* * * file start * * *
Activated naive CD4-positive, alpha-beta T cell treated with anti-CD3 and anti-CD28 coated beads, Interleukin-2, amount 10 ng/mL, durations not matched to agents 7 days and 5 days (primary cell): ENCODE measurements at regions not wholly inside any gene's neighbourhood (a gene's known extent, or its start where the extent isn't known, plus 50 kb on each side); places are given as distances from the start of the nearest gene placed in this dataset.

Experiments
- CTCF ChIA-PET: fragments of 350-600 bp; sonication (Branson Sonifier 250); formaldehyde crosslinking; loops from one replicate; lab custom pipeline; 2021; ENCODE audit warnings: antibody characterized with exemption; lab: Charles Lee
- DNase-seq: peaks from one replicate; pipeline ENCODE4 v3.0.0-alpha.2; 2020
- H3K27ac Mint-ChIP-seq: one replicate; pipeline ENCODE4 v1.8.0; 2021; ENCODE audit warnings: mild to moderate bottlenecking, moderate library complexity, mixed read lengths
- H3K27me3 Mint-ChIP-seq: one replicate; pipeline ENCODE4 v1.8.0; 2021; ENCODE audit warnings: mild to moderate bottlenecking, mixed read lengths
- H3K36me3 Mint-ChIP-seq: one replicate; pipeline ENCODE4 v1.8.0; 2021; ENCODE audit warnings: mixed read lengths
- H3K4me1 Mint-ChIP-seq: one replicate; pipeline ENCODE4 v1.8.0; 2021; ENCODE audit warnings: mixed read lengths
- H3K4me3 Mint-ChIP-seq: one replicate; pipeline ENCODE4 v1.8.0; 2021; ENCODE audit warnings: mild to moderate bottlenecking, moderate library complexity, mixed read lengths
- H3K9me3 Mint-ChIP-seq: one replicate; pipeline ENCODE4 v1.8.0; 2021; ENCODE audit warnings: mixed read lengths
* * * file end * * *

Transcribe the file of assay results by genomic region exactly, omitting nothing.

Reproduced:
Activated naive CD4-positive, alpha-beta T cell treated with anti-CD3 and anti-CD28 coated beads, Interleukin-2, amount 10 ng/mL, durations not matched to agents 7 days and 5 days (primary cell): ENCODE measurements at regions not wholly inside any gene's neighbourhood (a gene's known extent, or its start where the extent isn't known, plus 50 kb on each side); places are given as distances from the start of the nearest gene placed in this dataset.

Experiments
- CTCF ChIA-PET: fragments of 350-600 bp; sonication (Branson Sonifier 250); formaldehyde crosslinking; loops from one replicate; lab custom pipeline; 2021; ENCODE audit warnings: antibody characterized with exemption; lab: Charles Lee
- DNase-seq: peaks from one replicate; pipeline ENCODE4 v3.0.0-alpha.2; 2020
- H3K27ac Mint-ChIP-seq: one replicate; pipeline ENCODE4 v1.8.0; 2021; ENCODE audit warnings: mild to moderate bottlenecking, moderate library complexity, mixed read lengths
- H3K27me3 Mint-ChIP-seq: one replicate; pipeline ENCODE4 v1.8.0; 2021; ENCODE audit warnings: mild to moderate bottlenecking, mixed read lengths
- H3K36me3 Mint-ChIP-seq: one replicate; pipeline ENCODE4 v1.8.0; 2021; ENCODE audit warnings: mixed read lengths
- H3K4me1 Mint-ChIP-seq: one replicate; pipeline ENCODE4 v1.8.0; 2021; ENCODE audit warnings: mixed read lengths
- H3K4me3 Mint-ChIP-seq: one replicate; pipeline ENCODE4 v1.8.0; 2021; ENCODE audit warnings: mild to moderate bottlenecking, moderate library complexity, mixed read lengths
- H3K9me3 Mint-ChIP-seq: one replicate; pipeline ENCODE4 v1.8.0; 2021; ENCODE audit warnings: mixed read lengths